Indian Ocean Rim Association (IORA) Objectives
Indian Ocean Dialogue (IOD)
The Indian Ocean Dialogue (IOD) is a flagship initiative of the Indian Ocean Rim Association (IORA), with its origins in the 13th Council of Ministers meeting, held in November 2013 in Perth, Australia.
The IORA Sustainable Development Program (ISDP)
The ISDP is a project-based program intended to meet the needs of the Member States of the IORA. Project proposals are formulated by the Member countries in collaboration with IORA Secretariat. As an instrument of sustainable development, the ISDP Program is expected to strengthen regional cooperation and forge new partnerships within the IORA Member States and with Dialogue Partners.
IORA Council of Members Meeting 2019
Objectives of SAGAR MAITRI
The IOR countries, include Oman, Maldives, Sri Lanka, Thailand, Malaysia, Singapore, Indonesia and Myanmar.
GS-III : Economy
e-Commerce and recent Rules-FDI
Part of: GS-III- Economy (PT-MAINS-PERSONALITY TEST)
Electronic commerce or e-commerce is a business model that lets firms and individuals buy and sell things over the Internet. Propelled by rising smartphone penetration, the launch of 4G networks and increasing consumer wealth, the Indian e-commerce market is expected to grow to US$ 200 billion by 2026 from US$ 38.5 billion in 2017.
India’s e-commerce revenue is expected to jump from US$ 39 billion in 2017 to US$ 120 billion in 2020, growing at an annual rate of 51%, the highest in the world. The Indian e-commerce industry has been on an upward growth trajectory and is expected to surpass the US to become the second-largest e-commerce market in the world by 2034.
Types of e-Commerce in India
Marketplace and Inventory-Based Model
Advantages of e-Commerce
Disadvantages of e-Commerce
Government Initiatives Regarding e-Commerce in India
DRAFT NATIONAL eCommerce POLICY
New Rules –FDI
The government has issued new rules regarding Foreign Direct Investment (FDI) in e-commerce.
New Rules by DIPP
Why New Rules?
Impact of DIPP Norms
FDI guidelines for e-Commerce
In India 100% FDI is permitted in B2B e-commerce, however, No FDI is permitted in B2C e-commerce. 100% FDI under automatic route is permitted in the marketplace model of e-commerce, while FDI is not permitted in inventory based model of e-commerce.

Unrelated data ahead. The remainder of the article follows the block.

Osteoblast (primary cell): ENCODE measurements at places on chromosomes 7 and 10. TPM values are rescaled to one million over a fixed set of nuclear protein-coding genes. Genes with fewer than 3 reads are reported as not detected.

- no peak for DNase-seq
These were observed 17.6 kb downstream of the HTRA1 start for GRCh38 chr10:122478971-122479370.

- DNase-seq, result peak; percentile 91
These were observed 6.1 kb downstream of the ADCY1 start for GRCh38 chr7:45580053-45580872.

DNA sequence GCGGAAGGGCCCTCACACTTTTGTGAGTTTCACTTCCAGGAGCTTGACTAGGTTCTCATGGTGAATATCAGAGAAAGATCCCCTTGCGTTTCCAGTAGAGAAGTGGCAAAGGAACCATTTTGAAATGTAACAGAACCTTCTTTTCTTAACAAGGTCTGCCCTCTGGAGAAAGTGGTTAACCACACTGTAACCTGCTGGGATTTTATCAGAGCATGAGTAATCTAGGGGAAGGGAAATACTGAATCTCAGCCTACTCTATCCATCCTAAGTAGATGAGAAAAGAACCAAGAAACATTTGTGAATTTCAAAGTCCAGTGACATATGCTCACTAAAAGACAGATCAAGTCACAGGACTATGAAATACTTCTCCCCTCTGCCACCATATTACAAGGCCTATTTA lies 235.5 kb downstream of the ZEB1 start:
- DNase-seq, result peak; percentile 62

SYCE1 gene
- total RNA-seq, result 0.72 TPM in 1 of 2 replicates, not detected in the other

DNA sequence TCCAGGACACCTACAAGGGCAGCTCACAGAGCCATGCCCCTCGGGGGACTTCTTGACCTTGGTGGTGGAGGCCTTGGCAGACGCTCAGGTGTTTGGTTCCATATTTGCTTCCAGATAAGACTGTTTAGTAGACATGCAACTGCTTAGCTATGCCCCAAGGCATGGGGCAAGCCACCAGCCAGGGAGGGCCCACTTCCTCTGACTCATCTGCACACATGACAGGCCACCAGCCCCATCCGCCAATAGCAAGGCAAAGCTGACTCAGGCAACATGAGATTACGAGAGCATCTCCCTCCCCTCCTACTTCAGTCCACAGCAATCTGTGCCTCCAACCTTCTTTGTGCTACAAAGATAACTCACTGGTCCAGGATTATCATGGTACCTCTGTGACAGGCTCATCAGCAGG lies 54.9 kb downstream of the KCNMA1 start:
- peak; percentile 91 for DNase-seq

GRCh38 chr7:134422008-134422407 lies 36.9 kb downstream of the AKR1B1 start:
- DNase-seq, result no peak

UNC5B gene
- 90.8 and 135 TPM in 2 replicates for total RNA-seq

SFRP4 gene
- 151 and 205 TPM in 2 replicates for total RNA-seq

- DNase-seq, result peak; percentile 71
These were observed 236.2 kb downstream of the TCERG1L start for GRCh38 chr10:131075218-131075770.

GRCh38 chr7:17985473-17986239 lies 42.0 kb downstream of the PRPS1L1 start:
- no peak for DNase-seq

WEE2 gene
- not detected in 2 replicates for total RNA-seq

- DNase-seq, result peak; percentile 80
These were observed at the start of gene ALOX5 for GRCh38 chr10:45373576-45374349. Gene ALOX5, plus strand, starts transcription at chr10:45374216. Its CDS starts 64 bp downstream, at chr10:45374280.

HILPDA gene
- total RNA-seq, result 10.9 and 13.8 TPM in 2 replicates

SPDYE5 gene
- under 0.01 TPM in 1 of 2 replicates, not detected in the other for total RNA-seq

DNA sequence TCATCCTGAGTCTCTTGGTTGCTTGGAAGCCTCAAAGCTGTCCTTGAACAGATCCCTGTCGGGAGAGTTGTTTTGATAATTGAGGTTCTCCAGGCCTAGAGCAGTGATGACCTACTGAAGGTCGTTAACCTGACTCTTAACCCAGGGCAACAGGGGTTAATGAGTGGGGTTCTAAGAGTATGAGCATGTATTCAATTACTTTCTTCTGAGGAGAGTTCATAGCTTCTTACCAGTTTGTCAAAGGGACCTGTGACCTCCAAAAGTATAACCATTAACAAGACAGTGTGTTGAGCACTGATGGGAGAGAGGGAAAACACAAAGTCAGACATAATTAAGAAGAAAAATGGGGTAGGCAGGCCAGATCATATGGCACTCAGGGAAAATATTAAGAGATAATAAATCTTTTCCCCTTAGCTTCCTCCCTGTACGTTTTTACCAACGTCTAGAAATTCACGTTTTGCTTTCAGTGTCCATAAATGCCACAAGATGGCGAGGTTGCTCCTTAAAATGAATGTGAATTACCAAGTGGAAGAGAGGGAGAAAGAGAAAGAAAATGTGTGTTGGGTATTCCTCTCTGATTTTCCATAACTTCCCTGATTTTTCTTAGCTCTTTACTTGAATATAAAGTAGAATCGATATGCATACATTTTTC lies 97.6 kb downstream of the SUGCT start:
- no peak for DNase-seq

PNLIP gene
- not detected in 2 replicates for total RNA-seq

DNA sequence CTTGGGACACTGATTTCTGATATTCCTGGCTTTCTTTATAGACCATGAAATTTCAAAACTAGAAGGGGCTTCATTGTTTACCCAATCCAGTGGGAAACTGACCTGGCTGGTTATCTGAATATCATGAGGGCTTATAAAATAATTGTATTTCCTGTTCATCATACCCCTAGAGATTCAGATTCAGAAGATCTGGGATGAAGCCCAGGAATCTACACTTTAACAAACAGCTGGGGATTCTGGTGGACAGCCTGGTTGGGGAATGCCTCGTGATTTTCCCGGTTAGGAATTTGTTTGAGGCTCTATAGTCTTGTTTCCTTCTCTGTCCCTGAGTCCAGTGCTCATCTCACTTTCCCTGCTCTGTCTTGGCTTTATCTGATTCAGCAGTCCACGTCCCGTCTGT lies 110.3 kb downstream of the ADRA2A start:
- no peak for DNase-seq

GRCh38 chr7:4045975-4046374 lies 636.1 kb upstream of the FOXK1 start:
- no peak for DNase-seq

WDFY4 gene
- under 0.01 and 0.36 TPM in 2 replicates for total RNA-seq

e-Commerce has become an important part of many multilateral negotiations such as Regional Comprehensive Economic Partnership (RCEP), WTO, BRICS etc. e-Commerce still faces various issues like international trade, domestic trade, competition policy, consumer protection, information technology etc. As a growing sector with huge interest from both domestic and international players, it becomes pertinent to regulate it keeping in mind the interest of both entrepreneurs and consumers. A conducive environment and a level playing field should be encouraged.
JAI HIND JAI BHARAT
PT Pickups : Science and Technology
TDB approves financial support to MyLab Discovery Solutions for ramping up production of COVID-19 diagnostic kits
The Technology Development Board (TDB) has approved financial support to MyLab Discovery Solutions, Pune, for ramping up production of COVID-19 diagnostic kits. Mylab Discovery Solutions is the first indigenous company to develop real-time PCR based molecular diagnostic kit which screens and detects COVID 19 from samples. The support from TDB will ensure ramp up in the production of the kits through automation of the facility. This aid is supposed to increase the capacity to one lakh tests per day from the current numbers of thirty thousand. The kit has been approved by ICMR and CDSCO and will be put to use in a short time, considering its urgent requirement. TDB is a statutory body under the Department of Science and Technology.